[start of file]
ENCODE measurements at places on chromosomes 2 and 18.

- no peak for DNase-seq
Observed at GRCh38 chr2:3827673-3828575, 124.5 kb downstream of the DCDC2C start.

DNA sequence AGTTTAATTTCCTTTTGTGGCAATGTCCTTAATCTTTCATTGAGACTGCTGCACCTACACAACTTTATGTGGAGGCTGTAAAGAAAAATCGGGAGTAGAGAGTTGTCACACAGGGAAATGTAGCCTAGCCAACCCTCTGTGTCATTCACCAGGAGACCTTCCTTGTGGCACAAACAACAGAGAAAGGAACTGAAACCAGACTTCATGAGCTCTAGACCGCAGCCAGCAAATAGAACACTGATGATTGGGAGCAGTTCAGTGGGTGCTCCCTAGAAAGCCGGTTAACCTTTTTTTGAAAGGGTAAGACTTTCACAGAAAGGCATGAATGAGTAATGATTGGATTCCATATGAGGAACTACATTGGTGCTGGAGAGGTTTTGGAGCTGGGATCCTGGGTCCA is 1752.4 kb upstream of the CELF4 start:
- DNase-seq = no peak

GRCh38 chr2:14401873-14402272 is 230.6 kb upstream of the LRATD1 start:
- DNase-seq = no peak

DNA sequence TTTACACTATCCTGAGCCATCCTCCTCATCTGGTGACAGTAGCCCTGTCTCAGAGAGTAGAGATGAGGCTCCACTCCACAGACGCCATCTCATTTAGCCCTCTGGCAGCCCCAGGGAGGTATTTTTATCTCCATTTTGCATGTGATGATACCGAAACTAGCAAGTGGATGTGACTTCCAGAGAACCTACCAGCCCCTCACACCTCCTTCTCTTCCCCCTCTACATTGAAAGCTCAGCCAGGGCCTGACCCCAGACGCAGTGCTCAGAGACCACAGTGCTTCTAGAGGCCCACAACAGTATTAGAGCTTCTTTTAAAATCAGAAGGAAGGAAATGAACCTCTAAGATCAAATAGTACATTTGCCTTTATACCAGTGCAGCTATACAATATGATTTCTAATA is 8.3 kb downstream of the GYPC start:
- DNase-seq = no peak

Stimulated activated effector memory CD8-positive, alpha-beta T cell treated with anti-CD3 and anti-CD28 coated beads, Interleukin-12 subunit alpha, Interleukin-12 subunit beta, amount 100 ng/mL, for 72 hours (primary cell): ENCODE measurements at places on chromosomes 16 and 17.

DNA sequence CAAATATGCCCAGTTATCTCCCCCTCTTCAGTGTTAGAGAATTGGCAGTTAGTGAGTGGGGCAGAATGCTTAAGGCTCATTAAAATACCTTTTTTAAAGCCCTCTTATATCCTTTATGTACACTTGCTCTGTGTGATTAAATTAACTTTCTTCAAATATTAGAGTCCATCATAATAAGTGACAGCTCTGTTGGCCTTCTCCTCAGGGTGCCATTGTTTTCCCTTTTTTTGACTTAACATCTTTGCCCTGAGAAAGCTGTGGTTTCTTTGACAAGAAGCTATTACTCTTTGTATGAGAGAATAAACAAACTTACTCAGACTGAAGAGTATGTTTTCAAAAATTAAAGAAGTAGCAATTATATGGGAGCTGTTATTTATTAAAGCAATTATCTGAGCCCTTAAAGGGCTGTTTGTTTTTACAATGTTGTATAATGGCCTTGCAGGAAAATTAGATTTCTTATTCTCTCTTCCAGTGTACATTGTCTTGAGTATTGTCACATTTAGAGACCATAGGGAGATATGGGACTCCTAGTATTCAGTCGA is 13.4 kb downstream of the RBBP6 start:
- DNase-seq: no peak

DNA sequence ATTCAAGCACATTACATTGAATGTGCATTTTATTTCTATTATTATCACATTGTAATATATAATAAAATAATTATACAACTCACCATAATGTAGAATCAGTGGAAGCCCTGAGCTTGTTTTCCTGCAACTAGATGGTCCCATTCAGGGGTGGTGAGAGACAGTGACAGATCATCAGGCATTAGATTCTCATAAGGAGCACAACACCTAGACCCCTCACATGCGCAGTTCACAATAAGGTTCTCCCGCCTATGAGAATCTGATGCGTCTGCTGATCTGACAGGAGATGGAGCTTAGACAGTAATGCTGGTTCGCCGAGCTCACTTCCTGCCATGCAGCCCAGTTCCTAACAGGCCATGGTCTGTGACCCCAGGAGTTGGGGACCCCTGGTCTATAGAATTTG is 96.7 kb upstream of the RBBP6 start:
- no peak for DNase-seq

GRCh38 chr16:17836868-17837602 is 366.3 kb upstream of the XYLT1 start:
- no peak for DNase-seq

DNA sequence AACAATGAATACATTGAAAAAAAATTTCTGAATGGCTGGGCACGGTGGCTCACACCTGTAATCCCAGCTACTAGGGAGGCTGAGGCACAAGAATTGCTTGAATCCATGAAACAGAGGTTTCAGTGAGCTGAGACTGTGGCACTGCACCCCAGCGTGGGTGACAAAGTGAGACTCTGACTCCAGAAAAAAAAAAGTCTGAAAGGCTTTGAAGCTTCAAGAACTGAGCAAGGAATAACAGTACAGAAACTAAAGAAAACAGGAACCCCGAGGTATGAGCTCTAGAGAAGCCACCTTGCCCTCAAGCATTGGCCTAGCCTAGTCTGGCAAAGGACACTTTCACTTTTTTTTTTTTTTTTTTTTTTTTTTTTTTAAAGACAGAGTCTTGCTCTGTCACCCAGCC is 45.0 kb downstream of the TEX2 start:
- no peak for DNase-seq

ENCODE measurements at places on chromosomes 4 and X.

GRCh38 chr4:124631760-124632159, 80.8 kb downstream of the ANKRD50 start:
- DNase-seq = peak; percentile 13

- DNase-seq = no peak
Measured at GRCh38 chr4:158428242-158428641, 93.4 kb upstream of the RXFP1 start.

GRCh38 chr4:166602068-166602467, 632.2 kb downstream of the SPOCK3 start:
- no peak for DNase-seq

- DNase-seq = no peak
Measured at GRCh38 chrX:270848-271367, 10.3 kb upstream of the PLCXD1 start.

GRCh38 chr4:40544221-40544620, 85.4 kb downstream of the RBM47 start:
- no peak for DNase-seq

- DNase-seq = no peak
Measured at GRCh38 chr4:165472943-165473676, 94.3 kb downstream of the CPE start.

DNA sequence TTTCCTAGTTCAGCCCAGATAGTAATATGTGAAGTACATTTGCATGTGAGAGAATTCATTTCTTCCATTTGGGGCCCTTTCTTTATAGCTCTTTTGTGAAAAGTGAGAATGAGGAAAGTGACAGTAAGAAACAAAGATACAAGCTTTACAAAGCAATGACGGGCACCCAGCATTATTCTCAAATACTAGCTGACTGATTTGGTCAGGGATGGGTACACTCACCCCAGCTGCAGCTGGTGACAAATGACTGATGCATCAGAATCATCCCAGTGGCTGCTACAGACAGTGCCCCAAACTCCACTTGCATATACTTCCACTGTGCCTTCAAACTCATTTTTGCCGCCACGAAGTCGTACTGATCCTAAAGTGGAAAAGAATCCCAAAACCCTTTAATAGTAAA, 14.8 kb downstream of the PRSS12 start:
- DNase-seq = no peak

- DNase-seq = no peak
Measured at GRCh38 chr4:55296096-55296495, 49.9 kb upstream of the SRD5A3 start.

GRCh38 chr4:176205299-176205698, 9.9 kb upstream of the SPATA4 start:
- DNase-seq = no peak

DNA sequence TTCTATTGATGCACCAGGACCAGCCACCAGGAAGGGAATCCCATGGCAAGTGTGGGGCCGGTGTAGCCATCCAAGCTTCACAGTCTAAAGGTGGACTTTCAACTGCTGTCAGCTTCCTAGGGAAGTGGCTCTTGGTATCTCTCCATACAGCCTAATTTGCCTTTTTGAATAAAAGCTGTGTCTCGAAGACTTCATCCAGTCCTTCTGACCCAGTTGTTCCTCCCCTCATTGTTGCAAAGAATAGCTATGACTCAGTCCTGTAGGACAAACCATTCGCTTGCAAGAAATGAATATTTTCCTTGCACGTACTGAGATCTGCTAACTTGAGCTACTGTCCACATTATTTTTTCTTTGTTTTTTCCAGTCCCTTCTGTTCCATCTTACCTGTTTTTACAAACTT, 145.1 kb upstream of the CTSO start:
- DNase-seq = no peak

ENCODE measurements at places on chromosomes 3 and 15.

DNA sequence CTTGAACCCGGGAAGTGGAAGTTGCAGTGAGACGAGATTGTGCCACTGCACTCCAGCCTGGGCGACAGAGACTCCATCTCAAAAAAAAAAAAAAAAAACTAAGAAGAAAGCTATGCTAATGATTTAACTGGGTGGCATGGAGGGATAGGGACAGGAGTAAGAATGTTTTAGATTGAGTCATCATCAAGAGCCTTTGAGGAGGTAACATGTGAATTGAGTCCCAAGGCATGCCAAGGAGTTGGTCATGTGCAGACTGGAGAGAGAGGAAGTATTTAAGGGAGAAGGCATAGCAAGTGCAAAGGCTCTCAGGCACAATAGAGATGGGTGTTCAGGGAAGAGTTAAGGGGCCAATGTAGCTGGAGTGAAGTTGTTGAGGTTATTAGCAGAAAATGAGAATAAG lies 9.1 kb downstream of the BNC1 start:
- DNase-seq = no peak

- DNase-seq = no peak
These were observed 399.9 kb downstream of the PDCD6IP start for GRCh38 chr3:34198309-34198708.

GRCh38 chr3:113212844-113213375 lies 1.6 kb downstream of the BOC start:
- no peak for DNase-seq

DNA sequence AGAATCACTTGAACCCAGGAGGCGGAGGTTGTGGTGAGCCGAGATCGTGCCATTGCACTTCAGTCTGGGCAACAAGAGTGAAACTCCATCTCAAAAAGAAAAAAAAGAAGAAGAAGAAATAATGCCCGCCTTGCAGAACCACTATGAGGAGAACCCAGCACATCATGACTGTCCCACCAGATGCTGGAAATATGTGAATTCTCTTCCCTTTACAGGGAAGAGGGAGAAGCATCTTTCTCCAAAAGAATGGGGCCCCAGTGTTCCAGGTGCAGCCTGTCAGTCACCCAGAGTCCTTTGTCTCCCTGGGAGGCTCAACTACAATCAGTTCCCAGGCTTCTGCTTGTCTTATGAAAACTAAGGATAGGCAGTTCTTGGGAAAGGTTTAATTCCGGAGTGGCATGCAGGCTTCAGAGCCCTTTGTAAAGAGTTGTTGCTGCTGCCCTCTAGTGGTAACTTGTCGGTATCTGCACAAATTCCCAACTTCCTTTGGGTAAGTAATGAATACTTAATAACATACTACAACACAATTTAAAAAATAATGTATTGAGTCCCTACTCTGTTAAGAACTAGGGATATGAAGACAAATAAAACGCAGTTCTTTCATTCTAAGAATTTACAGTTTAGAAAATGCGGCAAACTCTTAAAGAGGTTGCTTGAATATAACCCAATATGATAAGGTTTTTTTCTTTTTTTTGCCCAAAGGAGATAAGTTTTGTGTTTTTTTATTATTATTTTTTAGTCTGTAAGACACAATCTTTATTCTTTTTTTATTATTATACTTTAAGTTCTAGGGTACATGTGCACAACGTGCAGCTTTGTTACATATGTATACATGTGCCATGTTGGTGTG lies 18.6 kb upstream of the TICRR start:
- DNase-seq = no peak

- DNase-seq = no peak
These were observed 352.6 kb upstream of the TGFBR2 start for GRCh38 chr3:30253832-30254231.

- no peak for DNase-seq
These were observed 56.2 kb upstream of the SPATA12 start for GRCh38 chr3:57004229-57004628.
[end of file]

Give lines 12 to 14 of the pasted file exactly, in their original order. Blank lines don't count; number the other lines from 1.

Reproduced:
- DNase-seq: no peak

DNA sequence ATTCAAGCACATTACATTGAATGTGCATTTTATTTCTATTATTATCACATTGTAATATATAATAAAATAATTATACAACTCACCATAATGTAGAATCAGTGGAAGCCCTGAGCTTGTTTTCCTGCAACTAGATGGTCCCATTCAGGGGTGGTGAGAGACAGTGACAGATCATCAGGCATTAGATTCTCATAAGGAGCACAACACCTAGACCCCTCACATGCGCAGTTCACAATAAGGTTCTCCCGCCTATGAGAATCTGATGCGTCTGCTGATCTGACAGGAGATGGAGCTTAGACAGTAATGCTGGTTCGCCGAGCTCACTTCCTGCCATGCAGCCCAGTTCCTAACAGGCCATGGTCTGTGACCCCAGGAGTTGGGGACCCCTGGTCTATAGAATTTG is 96.7 kb upstream of the RBBP6 start:
- no peak for DNase-seq